The Achievement Gap
Achievement always comes with a “gap.” There will always be those who achieve, thus leaving behind, sometimes way behind, those who do not.
Why is it that in regard to the achievement of some youngsters in school, we speak of the gap between their achievement and the lesser or even non achievement of their classmates? Why has this become such a hot button topic and problem?
In fact, there are achievement gaps everywhere you look, and most of them are accepted as being quite normal.
Take chess players, basketball players, runners, nuclear physicists, microbiologists, in fact most everyone who in some one occupation achieves at a level that others cannot match.
Furthermore, who ever would go to great efforts to overcome the gap between the achievement of particular individuals in their one specialty area, and the much lesser, probably non achievement of everyone else in that same area? No one has ever tried to help me lessen the achievement gap, say that between me and Luciano Pavarotti, or me and Gary Kasparov.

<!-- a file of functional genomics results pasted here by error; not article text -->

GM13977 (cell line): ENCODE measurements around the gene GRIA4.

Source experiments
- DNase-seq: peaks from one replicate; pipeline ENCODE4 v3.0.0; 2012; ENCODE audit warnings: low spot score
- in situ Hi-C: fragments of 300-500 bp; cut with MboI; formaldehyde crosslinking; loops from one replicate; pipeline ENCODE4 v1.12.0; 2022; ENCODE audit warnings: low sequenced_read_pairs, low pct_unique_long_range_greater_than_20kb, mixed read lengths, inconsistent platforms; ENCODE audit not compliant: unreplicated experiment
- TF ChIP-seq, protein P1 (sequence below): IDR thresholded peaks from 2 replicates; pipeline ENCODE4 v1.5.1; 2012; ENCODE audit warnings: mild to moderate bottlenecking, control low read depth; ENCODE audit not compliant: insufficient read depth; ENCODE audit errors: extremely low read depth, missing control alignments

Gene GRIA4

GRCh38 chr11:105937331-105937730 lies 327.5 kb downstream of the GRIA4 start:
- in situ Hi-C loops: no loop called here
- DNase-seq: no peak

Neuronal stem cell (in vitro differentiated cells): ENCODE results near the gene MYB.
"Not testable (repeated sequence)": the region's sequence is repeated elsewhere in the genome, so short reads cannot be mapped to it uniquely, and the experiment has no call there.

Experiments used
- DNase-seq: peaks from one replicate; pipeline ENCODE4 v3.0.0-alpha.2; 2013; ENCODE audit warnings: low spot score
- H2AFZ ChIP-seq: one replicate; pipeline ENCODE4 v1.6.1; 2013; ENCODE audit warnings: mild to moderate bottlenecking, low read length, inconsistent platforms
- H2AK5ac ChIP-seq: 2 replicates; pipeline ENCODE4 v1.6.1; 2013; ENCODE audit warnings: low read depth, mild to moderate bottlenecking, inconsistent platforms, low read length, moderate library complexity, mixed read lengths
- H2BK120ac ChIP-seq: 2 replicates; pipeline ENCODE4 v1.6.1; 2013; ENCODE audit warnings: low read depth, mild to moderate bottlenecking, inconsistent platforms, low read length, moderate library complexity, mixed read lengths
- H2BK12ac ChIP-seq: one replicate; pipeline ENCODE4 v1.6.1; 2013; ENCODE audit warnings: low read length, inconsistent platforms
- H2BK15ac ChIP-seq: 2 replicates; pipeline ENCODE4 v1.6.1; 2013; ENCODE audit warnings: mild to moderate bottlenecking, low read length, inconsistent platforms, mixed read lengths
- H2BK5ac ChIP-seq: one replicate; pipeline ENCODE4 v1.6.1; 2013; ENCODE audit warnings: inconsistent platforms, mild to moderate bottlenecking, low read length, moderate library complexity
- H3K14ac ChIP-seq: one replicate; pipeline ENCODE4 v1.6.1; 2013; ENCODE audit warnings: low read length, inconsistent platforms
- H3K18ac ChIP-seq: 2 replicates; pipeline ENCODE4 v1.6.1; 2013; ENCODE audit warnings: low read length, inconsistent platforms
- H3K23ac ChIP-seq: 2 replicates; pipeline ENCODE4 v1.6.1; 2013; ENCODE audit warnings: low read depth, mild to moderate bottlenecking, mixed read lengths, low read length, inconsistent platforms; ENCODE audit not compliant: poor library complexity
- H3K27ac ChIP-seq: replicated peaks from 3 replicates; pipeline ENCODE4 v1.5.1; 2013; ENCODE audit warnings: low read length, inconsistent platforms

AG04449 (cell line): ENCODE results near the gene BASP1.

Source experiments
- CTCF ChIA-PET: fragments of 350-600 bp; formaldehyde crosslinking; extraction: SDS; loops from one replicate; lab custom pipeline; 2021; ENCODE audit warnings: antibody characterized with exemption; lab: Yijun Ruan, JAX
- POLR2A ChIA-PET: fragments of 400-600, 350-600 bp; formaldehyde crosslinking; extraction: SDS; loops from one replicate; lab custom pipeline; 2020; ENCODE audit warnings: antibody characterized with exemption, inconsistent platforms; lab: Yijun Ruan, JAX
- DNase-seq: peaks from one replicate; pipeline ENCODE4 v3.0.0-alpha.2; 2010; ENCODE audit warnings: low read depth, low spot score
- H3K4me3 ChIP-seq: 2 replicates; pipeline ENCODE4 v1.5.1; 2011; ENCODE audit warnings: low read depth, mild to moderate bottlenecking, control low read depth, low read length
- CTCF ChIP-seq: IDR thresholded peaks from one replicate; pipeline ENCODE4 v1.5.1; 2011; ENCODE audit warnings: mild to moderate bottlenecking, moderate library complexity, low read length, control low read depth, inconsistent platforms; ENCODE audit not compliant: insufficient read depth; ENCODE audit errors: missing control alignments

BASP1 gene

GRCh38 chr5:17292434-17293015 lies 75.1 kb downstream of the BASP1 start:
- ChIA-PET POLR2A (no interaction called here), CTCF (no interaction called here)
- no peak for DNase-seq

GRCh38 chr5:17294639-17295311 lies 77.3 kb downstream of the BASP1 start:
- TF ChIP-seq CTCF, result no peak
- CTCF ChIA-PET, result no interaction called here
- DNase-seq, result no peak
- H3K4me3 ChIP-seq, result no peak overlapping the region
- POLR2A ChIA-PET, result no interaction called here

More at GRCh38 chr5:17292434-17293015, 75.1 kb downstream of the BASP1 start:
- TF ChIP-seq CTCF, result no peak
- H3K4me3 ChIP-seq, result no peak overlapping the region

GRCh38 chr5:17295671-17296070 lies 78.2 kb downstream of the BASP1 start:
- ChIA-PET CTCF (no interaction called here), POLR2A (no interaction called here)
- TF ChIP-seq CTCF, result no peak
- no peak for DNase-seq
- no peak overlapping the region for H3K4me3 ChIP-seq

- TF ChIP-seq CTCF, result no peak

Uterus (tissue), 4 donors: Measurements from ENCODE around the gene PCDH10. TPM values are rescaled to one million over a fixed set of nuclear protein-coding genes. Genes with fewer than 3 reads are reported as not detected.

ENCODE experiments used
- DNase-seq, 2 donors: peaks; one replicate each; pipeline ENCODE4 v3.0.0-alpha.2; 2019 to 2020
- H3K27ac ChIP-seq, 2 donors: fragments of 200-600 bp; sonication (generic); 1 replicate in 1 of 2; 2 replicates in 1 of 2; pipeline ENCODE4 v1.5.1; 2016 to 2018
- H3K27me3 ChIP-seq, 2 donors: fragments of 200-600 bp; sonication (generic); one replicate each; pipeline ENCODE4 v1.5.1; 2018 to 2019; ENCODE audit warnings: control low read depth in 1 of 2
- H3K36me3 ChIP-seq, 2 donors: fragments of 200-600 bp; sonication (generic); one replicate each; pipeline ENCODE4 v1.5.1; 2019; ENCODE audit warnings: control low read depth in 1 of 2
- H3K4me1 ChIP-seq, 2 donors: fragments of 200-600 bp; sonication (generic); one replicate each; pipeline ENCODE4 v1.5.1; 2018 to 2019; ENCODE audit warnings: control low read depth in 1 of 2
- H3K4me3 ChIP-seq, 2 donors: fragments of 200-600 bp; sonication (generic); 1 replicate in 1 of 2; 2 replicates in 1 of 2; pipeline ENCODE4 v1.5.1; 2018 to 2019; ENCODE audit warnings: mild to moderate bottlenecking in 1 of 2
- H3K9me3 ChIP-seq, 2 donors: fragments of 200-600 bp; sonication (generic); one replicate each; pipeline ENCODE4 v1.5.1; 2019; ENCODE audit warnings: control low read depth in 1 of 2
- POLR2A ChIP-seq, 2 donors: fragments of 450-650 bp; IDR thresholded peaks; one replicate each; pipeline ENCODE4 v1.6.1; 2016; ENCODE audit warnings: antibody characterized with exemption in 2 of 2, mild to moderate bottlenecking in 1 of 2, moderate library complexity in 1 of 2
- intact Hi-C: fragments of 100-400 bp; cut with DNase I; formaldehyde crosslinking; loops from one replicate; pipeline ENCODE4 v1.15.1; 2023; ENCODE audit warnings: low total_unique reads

No Child Left Behind
In respect to being “left behind,” well I’ve been left behind by practically everyone of my generation in one or more respects. A single school reunion is always enough to convince me of that. In fact, it’s rare for me to ever see myself as not having been left behind.
So why the “no child left behind” mantra of the professional school people? Don’t we just create thereby unsolvable problems for ourselves? For there will always be those who are left behind, in fact most of us.
The School Dropout
The “school dropout” is also of our own creation. Unnecessary. There was no reason to stigmatize in this manner children who decided that school wasn’t for them. Does anyone really believe that school is for everyone? Those whose livelihood comes from the schools, the school administrators, teachers, and school board members may act, even believe that all children should be in school, but does that make it so?
Along with the “achievement gap” and the “no child left behind” we ought to banish from our discussions about kids and schools the “school dropout.”
The school dropout is a problem only because we have for some reason laid down the law that all youngsters have to remain in school for some number of years. Why? Were we afraid that they might become free thinking individuals and start a business, or career, simply travel, get a job, write a poem or paint a picture?